United States Regiments & Batteries > New Hampshire > Sixth New Hampshire Infantry Regiment

The Sixth New Hampshire Infantry Regiment lost 10 officers and 177 enlisted men killed or mortally wounded and 3 officers and 228 enlisted men to disease during the Civil War.

October The regiment was organized at Keene under the command of Colonel Nelson Converse and Lieutenant Colonel Simon G. Griffin
November 27 The Sixth New Hampshire Infantry Regiment mustered in
December 25 Left New Hampshire for Washington, D.C.
January 6-13 Expedition to Hatteras Inlet, North Carolina. Attached to Williams’ 4th Brigade, North Carolina Expedition
March 2 Moved to Roanoke Island
March 8 Colonel Converse resigned, discharged for disability due to chronic diarrhea.
April 7-8 Expedition to Elizabeth City attached to Hawkins’ Brigade, Department of North Carolina
April 19

Battle of Camden, South Mills

April 22 Lieutenant Colonel Smon G. Griffin was promoted to colonel.
June 18-July 2 Expedition to New Berne
July 2-10 Moved to Newport News, Virginia and attached to 1st Brigade, 2nd Division, 9th Corps, Army of the Potomac
August 2-7 Moved to Aquia Creek and Fredericksburg, Virginia.
August 16-September 2

Pope’s Campaign in Northern Virginia

August 28

Battle of Groveton

August 29-30

Second Battle of Bull Run (Second Manassas)

Captain Phineas P. Bixby was captured.

September 1

Battle of Chantilly


Maryland Campaign

September 14

Battle of South Mountain

September 16-17

Battle of Antietam

The regiment was commanded b Colonel Smon G. Griffin.

From the War Department marker at Burnside’s Bridge:

At daylight of the 17th Nagle’s Brigade was about a half mile northeast of this point. It moved to the south and, at 10 A.M., was formed for assault on the bridge. The 2nd Maryland took position in the old lane 110 yards southeast of this point, and the remainder of the Brigade under cover of the hill and in rear of the 2nd Maryland. At 11 A.M. the 2nd Maryland, closely followed by the 6th New Hampshire, both moving by the flank, charged down the hill under a heavy fire of artillery and musketry. They passed through the opening in the fence at this point and reached within 250 feet of the bridge, when their advance was checked. Many of the men took shelter behind the fences and trees bordering the stream, and supported Ferrero’s Brigade in its successful assault. The Brigade then crossed the bridge, filed to the left, and occupied the high ground beyond. Late in the day it moved forward and co-operated in checking the advance of the right of A.P. Hill’s Division.

From the War Department marker along Branch Avenue:

The Brigade assisted in carrying the Burnside Bridge, and crossed it soon after 1 P.M. After the repulse of the three Divisions of Willcox, Scammon and Rodman later in the day Ferrero’s and Nagle’s Brigades advanced to the crest of the ridge about 420 yards east of this to check Confederate pursuit. The 48th Pennsylvania supported and relieved the 51st Pennsylvania, engaging the Confederates posted on this line and behind the stone walls right and left of this point. The engagement continued into the night, and the Regiment and Brigade bivouacked on the ground on which they had fought.

September Duty in Pleasant Valley, Md.
September 21 Captain Bixby was released from Libby Prison in Richmond and exchanged, returning to the regiment.
October 15 Captain Bixby was promoted to major.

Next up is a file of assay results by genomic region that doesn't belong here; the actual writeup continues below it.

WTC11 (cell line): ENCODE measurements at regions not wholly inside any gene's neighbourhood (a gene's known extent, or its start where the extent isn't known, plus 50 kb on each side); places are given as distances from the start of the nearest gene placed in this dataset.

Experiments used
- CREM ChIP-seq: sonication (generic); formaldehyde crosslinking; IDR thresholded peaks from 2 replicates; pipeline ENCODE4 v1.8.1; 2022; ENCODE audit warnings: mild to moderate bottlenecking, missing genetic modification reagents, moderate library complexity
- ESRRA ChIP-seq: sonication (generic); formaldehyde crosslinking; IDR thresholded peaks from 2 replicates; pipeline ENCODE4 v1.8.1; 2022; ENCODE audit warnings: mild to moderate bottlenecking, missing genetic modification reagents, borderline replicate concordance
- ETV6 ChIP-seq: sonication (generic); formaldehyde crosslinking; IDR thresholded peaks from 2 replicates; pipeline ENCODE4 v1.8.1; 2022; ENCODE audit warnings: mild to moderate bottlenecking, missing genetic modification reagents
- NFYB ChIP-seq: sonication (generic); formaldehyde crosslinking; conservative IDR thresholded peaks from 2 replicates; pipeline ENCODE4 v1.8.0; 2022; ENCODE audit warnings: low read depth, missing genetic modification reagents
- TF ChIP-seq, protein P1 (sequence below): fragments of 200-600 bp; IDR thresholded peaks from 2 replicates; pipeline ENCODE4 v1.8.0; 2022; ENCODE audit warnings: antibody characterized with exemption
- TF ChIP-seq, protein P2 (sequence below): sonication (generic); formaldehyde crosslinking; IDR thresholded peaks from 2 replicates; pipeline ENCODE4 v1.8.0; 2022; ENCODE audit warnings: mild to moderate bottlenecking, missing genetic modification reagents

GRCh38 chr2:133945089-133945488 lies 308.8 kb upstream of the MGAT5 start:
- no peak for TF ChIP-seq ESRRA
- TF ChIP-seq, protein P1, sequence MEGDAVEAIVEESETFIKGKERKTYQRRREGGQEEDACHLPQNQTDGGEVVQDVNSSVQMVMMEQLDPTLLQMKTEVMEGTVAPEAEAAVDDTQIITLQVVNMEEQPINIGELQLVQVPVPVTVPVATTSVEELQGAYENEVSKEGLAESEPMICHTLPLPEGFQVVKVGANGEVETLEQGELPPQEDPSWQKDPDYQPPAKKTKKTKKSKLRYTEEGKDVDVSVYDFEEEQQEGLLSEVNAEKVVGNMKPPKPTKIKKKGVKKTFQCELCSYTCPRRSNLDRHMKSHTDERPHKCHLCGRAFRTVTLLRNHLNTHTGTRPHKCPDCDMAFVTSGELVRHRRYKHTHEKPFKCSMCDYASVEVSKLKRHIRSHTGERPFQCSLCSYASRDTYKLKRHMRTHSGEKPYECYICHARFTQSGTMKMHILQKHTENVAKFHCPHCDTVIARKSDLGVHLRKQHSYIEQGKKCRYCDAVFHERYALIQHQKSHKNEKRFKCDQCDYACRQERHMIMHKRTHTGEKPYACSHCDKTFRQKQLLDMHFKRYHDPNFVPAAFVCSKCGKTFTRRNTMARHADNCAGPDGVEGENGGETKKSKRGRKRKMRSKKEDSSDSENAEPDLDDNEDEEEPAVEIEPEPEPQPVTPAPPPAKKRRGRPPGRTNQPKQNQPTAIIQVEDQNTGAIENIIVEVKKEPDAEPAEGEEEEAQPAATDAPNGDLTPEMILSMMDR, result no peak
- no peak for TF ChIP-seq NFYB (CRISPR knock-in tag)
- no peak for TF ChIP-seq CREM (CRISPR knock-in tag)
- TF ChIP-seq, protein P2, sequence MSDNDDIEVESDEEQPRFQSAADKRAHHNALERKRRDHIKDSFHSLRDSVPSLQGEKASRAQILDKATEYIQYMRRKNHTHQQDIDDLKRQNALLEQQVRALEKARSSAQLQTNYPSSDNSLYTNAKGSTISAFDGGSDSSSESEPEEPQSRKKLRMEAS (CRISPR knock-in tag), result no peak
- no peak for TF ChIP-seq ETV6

October 27-November 19 Movement to Falmouth, Virginia.
November 10 Corbin’s Cross Roads, near Amissville
November 14 Sulphur Springs
December 12-15

Battle of Fredericksburg

January 20-24

Burnside’s Second Campaign, “Mud March”

February 11 Moved to Newport News, Virginia
March 26-April 1 To Lexington, Kentucky. Attached to 1st Brigade, 2nd Division, 9th Corps, Dept. of the Ohio
April 18 Moved to Winchester, then to Richmond, Kentucky.
May 3 To Paint Lick Creek
May 10 To Lancaster
June 3-14 Movement to Vicksburg, Miss.
June 14-July 4

Siege of Vicksburg

Attached to 1st Brigade, 2nd Division, 9th Corps, Army of the Tennessee

July 4-10 Advance on Jackson, Mississippi.
July 10-17

Siege of Jackson

July At Milldale
August 5-20 Moved to Cincinnati, Ohio then to Nicholasville, Kentucky.
September Provost duty at Nicholasville, Frankfort and Russellville. Attached to Bixby’s Brigade, District of North Central Kentucky, 1st Division, 23rd Army Corps, Department of the Ohio
October 25 Moved to Camp Nelson, Kentucky, and Provost duty there
January 16 Regiment’s veterans on furlough. Non-Veterans at Camp Nelson, Kentucky
March 10 Ordered to Annapolis, Md. and attached to 1st Brigade, 2nd Division, 9th Corps, Army of the Potomac
April Attached to 2nd Brigade, 2nd Division, 9th Corps, Army of the Potomac
May 3-June 15

Campaign from the Rapidan to the James

May 5-7

Battle of the Wilderness

May 8-21

Battle of Spotsylvania Court House

May 12
Assault on the Salient at Spotsylvania Court House

Colonel Simon Griffin was promoted to brigadier general with rank to date from this day.

May 23-26

North Anna River

May 26-28 On line of the Pamunkey
May 28-31


June 1-12

Cold Harbor

June 1-3 Bethesda Church
June 14-16

First Assault on Petersburg

Major Bixby was wounded in the left shoulder.

June 16

Siege of Petersburg

July 28 Major Bixby was promoted to lieutenant colonel.
July 30

Mine Explosion, Petersburg

August 18-21

Weldon Railroad

September 29-October 2

Poplar Springs Church

October 27-28

Hatcher’s Run

November Garrison of Fort Alexander Hays


February 21 Lieutenant Colonel Bixby was promoted to colonel.
March 28-April 9

Appomattox Campaign

April 2

Fall of Petersburg

April 3 Occupation of Petersburg
April 3-9 Pursuit of Lee to Burkesville
April 20-27 Moved to Washington, D.C.
May Duty at Alexandria
May 23 Grand Review
July 17 The Sixth New Hampshire Infantry Regiment mustered out